The Right to Parent in California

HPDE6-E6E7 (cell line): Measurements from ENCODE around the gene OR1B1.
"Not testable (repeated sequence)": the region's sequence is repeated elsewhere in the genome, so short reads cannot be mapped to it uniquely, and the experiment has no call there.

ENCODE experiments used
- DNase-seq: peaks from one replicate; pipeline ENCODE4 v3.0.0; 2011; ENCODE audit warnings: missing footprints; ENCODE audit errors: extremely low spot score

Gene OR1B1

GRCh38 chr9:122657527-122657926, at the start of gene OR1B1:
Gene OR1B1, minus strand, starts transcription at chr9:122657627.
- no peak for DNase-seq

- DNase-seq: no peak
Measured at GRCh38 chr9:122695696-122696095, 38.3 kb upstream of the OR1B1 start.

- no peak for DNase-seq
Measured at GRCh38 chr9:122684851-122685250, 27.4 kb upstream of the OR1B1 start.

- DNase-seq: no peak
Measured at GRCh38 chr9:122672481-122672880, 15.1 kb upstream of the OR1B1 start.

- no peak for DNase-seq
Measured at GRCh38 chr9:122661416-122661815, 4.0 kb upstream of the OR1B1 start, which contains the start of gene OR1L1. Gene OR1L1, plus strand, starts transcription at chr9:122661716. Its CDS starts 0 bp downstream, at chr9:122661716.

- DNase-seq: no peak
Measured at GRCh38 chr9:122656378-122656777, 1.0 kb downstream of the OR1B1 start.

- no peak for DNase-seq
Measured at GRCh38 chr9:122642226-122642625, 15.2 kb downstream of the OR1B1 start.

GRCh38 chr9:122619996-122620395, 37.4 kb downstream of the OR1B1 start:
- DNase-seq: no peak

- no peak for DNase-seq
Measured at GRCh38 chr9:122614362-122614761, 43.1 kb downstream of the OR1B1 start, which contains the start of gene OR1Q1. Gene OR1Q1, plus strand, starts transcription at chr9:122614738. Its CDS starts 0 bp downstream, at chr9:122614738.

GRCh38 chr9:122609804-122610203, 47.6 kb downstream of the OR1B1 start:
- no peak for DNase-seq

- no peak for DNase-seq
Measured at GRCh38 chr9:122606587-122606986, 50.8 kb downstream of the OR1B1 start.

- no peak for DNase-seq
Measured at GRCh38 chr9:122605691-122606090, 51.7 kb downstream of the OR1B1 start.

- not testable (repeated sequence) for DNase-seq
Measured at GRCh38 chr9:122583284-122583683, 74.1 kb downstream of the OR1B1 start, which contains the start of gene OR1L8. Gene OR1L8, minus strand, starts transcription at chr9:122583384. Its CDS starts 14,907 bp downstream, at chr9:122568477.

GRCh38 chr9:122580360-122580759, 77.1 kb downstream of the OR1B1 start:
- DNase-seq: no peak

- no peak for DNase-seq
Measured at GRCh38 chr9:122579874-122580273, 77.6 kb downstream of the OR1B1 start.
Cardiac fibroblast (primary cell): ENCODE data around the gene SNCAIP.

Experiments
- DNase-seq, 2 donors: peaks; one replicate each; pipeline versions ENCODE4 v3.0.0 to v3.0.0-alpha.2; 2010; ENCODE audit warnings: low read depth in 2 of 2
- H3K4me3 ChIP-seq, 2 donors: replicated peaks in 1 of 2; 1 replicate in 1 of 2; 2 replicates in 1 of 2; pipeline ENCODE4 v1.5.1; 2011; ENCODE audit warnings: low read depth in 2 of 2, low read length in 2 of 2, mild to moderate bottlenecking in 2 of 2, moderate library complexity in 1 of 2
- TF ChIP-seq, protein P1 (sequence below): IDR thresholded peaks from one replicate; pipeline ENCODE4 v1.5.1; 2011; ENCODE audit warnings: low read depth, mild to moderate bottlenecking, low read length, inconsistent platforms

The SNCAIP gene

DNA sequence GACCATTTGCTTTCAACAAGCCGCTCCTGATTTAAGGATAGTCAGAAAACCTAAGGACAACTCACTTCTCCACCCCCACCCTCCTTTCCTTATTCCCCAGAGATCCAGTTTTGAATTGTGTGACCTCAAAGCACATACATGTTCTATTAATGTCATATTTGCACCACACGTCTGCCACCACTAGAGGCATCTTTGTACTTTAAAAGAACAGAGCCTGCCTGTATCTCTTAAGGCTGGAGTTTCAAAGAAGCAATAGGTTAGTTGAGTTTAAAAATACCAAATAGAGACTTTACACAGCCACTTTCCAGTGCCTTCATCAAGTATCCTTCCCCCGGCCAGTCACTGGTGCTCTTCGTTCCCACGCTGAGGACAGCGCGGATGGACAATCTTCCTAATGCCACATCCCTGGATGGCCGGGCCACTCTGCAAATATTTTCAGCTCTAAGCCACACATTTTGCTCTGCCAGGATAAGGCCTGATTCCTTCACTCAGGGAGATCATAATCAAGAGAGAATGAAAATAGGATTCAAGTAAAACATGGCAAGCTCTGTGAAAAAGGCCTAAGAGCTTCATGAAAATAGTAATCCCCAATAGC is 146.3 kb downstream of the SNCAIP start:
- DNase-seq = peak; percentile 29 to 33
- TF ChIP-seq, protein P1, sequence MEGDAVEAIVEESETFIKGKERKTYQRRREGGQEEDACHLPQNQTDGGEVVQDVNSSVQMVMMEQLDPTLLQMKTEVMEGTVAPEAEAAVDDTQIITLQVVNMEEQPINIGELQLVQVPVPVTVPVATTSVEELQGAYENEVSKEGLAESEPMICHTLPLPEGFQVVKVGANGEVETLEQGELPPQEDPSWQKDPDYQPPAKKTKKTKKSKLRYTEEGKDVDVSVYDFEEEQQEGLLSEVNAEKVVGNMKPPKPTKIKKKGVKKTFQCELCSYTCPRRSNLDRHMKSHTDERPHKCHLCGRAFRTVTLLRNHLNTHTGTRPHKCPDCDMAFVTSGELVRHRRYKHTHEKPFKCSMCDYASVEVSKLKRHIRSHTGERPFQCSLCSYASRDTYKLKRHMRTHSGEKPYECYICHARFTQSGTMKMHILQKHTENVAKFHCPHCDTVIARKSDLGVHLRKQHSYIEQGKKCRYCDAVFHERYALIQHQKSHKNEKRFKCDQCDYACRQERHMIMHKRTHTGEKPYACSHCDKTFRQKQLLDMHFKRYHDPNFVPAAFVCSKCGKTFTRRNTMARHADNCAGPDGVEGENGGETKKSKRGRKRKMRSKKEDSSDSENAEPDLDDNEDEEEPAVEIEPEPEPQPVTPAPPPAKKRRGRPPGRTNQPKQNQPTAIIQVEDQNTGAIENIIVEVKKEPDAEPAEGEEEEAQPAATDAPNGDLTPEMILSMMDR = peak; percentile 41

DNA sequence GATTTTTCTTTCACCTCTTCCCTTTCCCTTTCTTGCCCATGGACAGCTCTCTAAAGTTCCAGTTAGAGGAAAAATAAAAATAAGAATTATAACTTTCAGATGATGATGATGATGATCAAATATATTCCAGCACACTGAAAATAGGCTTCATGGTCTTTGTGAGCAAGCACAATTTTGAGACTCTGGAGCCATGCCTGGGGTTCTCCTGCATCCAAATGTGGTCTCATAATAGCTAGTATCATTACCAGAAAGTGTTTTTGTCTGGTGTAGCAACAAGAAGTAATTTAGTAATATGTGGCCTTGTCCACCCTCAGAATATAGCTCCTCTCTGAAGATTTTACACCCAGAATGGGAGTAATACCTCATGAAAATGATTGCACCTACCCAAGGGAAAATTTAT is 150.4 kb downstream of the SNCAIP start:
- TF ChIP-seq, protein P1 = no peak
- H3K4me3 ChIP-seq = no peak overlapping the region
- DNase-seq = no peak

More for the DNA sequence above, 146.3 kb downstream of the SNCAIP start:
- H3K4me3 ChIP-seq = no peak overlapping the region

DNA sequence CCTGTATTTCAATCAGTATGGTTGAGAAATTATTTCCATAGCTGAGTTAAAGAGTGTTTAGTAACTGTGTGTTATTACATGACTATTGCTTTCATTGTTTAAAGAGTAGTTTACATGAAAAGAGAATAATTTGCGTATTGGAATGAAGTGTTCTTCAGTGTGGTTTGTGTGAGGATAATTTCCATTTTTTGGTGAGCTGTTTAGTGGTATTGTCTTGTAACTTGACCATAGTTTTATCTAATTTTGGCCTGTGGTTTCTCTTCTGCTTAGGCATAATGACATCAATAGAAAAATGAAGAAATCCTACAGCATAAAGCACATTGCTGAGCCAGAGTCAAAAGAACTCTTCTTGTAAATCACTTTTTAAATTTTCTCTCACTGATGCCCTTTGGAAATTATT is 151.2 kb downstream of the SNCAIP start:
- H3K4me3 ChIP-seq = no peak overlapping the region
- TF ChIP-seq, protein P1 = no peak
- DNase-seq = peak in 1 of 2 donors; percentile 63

The Fundamental Right to Parent and the Policy Supporting Maintenance of Established Parental Relationships: It is has long been established that parents have a fundamental liberty interest in the care, custody, and control of their children. (Troxel v. Granville (2000) 530 U.S. 57.) The courts also recognize that a child's best interests is a core public policy concern that underlies statutory enactments and judicial decisions in this arena. This concept was implicitly recognized in Troxel when the court emphasized there was no allegation that the mother was unfit and that "there is a presumption that fit parents act in the best interests of their children." (Troxel, supra, 530 U.S. at p. 68, italics added.) The state's legitimate interest in the welfare of children has given rise to numerous statutes in a broad array of contexts that seek to ensure a child's well-being while also protecting the liberty interests of parents to raise their children without undue interference by the state or third parties. California statutes have long provided for the use of an evidentiary mechanism--i.e., a presumption--to assist with the determination of parentage when disputes arise concerning the rights and obligations of those charged with, or seeking to be involved in, a parental relationship with a child. The parentage presumption set forth in section 7611(d) of California's Uniform Parentage Act ( 7600 et seq.) is one of these statutes. Under this statutory provision, a person is presumed to be the natural parent of a child if he or she "receives the child into his or her home and openly holds out the child as his or her natural child." ( 7611(d).) The California Supreme Court has concluded that the presumption may be used even though the person is not the biological parent of the child, stating that the "'parentage presumptions are driven, not by biological parentage, but by the state's interest in the welfare of the child and the integrity of the family. .'" (Elisa B. v. Superior Court (2005) 37 Cal.4th 108, 121-122 33 Cal. Rptr. 3d 46, 117 P.3d 660 (Elisa B.); see In re Nicholas H. (2002) 28 Cal.4th 56, 58-59, 63 120 Cal. Rptr. 2d 146, 46 P.3d 932 (Nicholas H.).) The parentage presumption is derived from the "'strong social policy in favor of preserving an ongoing parent and child relationship.'" (Nicholas H., supra, at p. 66.) The presumption is based on the state's interest in "'preserving the integrity of the family and legitimate concern for the welfare of the child. The state has an "'interest in preserving and protecting developed parent-child ... relationships which give young children social and emotional strength and stability.'" ... "'"... A parent who has lived with a child, treating the child as his or her son or daughter, has developed a relationship with the child that should not be lightly dissolved ... ."'"'" (Id. at p. 65.)